eNews: Volume 20, Number 7 (November 2022)

Volume 20, Number 7 (November 2022)

From the Director’s Desk

John Howard, M.D. Director, NIOSH

NIOSH Pocket Guide Celebrates 45 Years!

NIOSH first launched the NIOSH Pocket Guide to Chemical Hazards (NPG) in 1978. Today, over four decades later, it continues to be one of the most popular NIOSH resources.

The NPG was developed to inform workers, employers, and occupational health professionals about workplace chemical hazards. The guide describes chemical and physical properties for nearly 700 chemicals commonly found in the work environment. It also provides descriptive information such as recommendations for exposure limits, protective clothing, and first aid measures.

The information in the NPG can be used to control workplace exposures to chemical hazards and serve as a portable reference guide for emergency preparedness and response personnel. For example, firefighters can use the NPG to prepare for chemical exposures they might face during responses to emergency scenarios such as an explosion, fire, or chemical spill.

To date, 1.3 million copies have been distributed in print or compact disc. In just the past 12 months, the NPG webpage has received 610,567 page views and the mobile app downloaded 257,070 times.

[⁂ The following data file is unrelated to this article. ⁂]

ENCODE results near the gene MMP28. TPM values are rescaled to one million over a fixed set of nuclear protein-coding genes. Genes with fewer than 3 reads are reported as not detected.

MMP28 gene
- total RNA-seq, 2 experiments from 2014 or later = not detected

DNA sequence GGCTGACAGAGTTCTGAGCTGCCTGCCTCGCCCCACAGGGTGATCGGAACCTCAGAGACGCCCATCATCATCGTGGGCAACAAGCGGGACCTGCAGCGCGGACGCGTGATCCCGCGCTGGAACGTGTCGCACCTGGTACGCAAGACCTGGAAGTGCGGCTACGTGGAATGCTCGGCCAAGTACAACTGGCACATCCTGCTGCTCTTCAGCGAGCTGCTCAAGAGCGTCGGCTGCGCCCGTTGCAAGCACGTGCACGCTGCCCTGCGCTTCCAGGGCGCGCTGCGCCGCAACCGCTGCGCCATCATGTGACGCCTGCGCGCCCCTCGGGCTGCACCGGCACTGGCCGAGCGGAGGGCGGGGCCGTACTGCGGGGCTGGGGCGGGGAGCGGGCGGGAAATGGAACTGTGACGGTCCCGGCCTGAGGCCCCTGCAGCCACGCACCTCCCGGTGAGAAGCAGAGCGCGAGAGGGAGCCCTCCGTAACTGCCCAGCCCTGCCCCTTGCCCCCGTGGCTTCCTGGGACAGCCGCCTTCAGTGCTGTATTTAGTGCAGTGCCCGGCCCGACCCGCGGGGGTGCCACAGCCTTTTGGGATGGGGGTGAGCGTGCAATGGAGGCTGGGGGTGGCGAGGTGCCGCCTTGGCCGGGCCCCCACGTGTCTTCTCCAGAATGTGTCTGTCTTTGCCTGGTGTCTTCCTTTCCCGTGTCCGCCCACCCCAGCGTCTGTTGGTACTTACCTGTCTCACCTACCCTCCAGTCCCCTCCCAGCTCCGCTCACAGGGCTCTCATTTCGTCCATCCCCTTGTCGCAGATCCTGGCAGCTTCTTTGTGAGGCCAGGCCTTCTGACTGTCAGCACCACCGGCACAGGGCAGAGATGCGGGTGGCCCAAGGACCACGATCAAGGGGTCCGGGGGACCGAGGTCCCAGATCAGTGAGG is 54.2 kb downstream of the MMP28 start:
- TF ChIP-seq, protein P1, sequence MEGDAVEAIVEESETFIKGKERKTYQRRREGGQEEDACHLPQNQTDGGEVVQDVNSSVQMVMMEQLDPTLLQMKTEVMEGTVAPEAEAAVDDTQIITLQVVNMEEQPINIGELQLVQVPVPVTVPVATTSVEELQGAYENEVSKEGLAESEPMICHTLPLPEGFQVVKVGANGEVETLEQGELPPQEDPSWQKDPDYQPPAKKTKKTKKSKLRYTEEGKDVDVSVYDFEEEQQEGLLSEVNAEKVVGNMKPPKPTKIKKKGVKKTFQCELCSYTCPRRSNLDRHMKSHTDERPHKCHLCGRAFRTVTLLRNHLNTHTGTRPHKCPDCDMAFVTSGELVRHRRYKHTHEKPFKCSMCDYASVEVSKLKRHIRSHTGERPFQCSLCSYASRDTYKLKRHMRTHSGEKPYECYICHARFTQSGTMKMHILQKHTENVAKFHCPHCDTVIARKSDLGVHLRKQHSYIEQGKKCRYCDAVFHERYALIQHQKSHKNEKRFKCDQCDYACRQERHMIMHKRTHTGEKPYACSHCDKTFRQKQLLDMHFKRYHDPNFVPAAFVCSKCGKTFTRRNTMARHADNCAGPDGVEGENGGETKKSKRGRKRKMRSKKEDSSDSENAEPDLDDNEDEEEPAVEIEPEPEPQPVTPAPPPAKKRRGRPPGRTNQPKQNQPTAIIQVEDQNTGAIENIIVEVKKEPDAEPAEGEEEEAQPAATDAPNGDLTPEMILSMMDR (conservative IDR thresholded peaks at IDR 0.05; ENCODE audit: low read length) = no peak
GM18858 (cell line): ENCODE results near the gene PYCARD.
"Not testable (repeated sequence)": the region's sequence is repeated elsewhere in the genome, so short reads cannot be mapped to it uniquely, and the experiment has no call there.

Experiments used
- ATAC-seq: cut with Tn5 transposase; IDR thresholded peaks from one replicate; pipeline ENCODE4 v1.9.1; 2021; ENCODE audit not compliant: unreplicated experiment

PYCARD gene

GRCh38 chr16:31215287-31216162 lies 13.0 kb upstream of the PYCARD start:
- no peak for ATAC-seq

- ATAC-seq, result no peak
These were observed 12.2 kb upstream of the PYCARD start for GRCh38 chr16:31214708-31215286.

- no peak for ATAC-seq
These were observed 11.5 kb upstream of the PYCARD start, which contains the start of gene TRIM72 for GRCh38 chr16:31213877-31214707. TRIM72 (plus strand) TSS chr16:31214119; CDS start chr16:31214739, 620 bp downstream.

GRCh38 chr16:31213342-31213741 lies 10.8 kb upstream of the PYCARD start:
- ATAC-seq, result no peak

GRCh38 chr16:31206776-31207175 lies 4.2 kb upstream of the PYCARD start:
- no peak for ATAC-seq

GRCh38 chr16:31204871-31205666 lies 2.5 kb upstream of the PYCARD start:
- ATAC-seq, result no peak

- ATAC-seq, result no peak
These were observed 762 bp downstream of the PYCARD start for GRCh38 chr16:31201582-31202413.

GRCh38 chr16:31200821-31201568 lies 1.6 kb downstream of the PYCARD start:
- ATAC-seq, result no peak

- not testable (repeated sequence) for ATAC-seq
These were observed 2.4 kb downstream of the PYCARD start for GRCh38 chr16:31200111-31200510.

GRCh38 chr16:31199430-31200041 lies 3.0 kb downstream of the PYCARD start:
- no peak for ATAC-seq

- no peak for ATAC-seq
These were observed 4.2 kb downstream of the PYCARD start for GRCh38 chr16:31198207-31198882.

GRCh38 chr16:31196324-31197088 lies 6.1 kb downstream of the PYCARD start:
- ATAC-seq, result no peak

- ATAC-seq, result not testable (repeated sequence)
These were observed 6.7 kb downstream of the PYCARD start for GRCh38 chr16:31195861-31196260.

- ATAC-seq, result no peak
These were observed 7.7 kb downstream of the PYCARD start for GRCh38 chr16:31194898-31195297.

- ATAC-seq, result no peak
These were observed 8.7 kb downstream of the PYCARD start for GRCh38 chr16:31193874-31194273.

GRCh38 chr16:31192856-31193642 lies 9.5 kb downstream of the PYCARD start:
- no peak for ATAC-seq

In recognition of the NPG’s upcoming 45th anniversary, NIOSH plans to publish an updated version in 2023. The new edition of the NPG will include much of the same valuable chemical information with some new categories and other updates. This version will also feature a new look that incorporates user feedback and improves layout and readability.

NIOSH skin notations, which describe the skin hazards for select chemicals, will be part of the new edition. Other updates will include descriptions on how chemical protective clothing and decontamination recommendations were developed, along with the most recent NIOSH Chemical Carcinogen Policy. Further additions will be expanded signs and symptoms of exposure and updated respirator recommendations. Airborne concentration measurement methods will also be added.